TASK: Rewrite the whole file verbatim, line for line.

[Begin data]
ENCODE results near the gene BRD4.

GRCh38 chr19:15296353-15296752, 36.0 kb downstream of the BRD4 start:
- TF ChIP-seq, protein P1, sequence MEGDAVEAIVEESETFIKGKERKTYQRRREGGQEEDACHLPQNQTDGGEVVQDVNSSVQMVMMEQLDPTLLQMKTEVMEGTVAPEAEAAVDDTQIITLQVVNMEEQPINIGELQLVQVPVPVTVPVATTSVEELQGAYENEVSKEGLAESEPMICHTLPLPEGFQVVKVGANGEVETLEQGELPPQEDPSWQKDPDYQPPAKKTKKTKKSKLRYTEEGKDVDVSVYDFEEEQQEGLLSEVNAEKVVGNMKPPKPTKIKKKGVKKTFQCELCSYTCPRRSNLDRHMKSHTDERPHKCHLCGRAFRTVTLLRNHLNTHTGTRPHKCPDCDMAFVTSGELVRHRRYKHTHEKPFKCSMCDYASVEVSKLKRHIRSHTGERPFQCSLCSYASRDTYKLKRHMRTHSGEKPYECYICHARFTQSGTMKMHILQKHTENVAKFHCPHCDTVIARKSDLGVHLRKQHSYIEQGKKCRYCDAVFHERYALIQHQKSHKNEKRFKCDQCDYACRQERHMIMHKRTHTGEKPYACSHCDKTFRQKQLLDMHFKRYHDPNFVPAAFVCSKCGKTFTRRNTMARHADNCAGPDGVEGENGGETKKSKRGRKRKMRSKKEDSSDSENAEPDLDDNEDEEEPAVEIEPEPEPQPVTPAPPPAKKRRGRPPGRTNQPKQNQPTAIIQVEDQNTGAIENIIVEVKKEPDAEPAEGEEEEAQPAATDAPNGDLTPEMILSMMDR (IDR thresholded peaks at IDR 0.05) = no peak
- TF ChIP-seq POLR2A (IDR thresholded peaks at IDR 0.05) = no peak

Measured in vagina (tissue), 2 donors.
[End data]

ENCODE results near the gene BRD4.

GRCh38 chr19:15296353-15296752, 36.0 kb downstream of the BRD4 start:
- TF ChIP-seq, protein P1, sequence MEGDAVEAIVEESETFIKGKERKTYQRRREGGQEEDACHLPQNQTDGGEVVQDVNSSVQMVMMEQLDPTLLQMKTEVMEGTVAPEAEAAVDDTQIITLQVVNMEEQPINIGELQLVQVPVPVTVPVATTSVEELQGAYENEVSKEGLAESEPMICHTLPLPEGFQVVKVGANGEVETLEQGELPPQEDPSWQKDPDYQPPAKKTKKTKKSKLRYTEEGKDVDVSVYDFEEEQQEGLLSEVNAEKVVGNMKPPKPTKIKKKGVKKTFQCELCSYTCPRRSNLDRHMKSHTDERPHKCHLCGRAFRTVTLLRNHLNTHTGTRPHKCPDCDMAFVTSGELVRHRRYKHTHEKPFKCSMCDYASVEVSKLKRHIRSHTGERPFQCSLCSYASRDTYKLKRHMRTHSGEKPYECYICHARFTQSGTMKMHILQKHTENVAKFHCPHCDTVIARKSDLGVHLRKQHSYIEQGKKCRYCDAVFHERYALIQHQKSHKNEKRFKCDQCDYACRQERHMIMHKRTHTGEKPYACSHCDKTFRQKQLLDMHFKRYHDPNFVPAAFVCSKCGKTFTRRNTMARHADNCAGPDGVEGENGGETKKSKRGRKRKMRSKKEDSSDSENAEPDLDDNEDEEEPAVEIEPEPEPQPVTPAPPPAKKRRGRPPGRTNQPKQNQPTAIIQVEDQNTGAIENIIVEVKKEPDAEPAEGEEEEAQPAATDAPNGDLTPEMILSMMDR (IDR thresholded peaks at IDR 0.05) = no peak
- TF ChIP-seq POLR2A (IDR thresholded peaks at IDR 0.05) = no peak

Measured in vagina (tissue), 2 donors.